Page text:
Ask most parents of boys what it’s like and the story will often be the same: They give us our biggest heart feels and make us tear out our hair in equal measure!

That’s oh-so-true for boy-dads, Nova 96.9’s Fitzy & Wippa who sat down with parenting expert Maggie Dent on Thursday to get her insight on a couple of issues they’ve been having while raising their boys.

Maggie’s insight into how boys view of the world changes as they grow up, how to keep the lines of communication open, reveals the tricks to keeping young boys motivated and how to approach puberty in teenage boys is a gift for any parent on the frontlines of raising boys.

Parenting expert, Maggie Dent is the author of From Boys To Men; Guiding our Boys to Grow to Happy Healthy Men.

For Wippa, fears of a future with a kleptomaniac son were laid to rest as Maggie – who is the author of From Boys To Men; Guiding our Boys to Grow to Happy Healthy Men – helped him navigate the fact that his four-year-old son, Jack had been pinching toys from the shops.

Dad-of-two, Fitzy got some useful tips on how to get his boys, 11-year-old  Hewie and seven-year-old Lenny to come out of their shell and not fear failing so much.

Let’s face it, we could all do with some help when it comes to raising our boys, so we’ve shared Maggie’s wisdom below …

WATCH: Maggie Dent helps out boy-dads Fitzy & Wippa. Continues after video …

Dad-of-three, Wippa asked: “Maggie I want to know because my son is five, I’ve heard that when kids are seven, that’s when they shut down and internalise things. The big thing think with modern day parents is that they just want to keep the conversation going so that when things get a little more serious at the age of 15/16 they’re still open to talking through things. Is there a technique to making sure they still discuss things with you?”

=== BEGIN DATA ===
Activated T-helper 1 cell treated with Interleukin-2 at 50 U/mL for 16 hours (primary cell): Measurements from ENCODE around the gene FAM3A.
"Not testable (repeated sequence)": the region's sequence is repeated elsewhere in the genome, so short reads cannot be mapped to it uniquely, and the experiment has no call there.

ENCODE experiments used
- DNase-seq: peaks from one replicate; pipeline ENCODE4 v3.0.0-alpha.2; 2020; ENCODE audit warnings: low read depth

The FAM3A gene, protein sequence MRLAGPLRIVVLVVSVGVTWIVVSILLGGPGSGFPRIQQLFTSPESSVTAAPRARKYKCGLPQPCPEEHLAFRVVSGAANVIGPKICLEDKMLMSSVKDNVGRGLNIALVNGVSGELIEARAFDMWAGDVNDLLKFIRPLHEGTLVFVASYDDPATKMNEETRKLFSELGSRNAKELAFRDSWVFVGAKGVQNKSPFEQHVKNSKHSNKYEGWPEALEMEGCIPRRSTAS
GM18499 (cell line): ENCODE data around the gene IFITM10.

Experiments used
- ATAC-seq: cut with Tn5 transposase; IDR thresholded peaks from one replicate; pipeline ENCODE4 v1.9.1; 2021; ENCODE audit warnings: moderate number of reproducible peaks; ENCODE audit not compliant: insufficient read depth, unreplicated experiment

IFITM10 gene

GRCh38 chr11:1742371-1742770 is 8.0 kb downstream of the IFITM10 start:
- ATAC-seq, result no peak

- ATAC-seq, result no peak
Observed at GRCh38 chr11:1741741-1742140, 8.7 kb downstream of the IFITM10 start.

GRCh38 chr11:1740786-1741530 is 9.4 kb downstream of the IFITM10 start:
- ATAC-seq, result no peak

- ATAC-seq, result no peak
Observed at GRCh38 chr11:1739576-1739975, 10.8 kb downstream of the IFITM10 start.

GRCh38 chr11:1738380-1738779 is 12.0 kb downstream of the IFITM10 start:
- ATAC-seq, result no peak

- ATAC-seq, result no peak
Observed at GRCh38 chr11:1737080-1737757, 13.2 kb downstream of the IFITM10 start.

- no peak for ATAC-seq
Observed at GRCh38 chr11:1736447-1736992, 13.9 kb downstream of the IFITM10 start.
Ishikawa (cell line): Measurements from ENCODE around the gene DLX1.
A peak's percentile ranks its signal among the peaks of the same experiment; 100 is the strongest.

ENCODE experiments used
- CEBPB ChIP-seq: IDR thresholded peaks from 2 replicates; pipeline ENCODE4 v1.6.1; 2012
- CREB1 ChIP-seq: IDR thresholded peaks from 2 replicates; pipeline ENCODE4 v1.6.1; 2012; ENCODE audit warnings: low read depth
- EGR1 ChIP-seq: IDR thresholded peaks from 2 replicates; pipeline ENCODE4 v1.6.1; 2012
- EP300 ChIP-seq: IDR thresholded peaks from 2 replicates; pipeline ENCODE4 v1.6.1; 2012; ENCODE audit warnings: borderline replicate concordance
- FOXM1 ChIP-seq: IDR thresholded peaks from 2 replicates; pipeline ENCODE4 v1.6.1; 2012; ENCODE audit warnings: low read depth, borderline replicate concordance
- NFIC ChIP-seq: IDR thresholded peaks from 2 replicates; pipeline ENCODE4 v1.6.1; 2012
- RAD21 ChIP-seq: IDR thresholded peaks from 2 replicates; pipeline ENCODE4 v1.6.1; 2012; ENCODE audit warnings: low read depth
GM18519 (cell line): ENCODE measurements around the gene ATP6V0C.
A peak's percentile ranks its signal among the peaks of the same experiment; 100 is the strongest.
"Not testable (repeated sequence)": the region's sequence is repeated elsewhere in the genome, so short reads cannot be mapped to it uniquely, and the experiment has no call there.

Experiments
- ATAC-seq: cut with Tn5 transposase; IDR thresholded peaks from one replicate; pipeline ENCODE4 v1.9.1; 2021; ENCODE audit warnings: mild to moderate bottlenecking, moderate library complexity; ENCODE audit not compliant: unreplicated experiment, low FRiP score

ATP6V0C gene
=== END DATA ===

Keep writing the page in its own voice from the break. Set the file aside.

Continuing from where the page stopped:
Maggie answered: “Absolutely. Eight is the more tricky age, they get a lot more sensitive and nine is the age when they realise ‘wait on a minute’, there aren’t super heroes and all the rest of it and the world starts resetting and it gets a bit disappointing.

“There’s also some laying down of some different hormones, a lot of boys will say things in that range of ‘oh I just want to die, nobody cares!’ and they make these really giant statements they don’t really mean it. They’re trying to show us how big their feeling is.

“My big one is, it’s actually being present, being present when they’re not necessarily wanting to talk, if you’ve got a common interest, for example I was a massive basketball freak so I would be there out there shooting hoops and gradually they would come out there with you you know. So sometimes movement opens boys mouth, going for a walk, going for a surf, going fishing. Whatever you might do actually creates the presents and they know you’re really there.

“Where as a lot of parents are struggling with the gosh damn phone in their hand, boys see a phone in your hand, or they hear a phone on the bench beep and they just walk away, they really really sensitive to you not being present. Sometimes you don’t have to talk but actually you are communicating enormously that you are connected and that you care. That’s the difference.”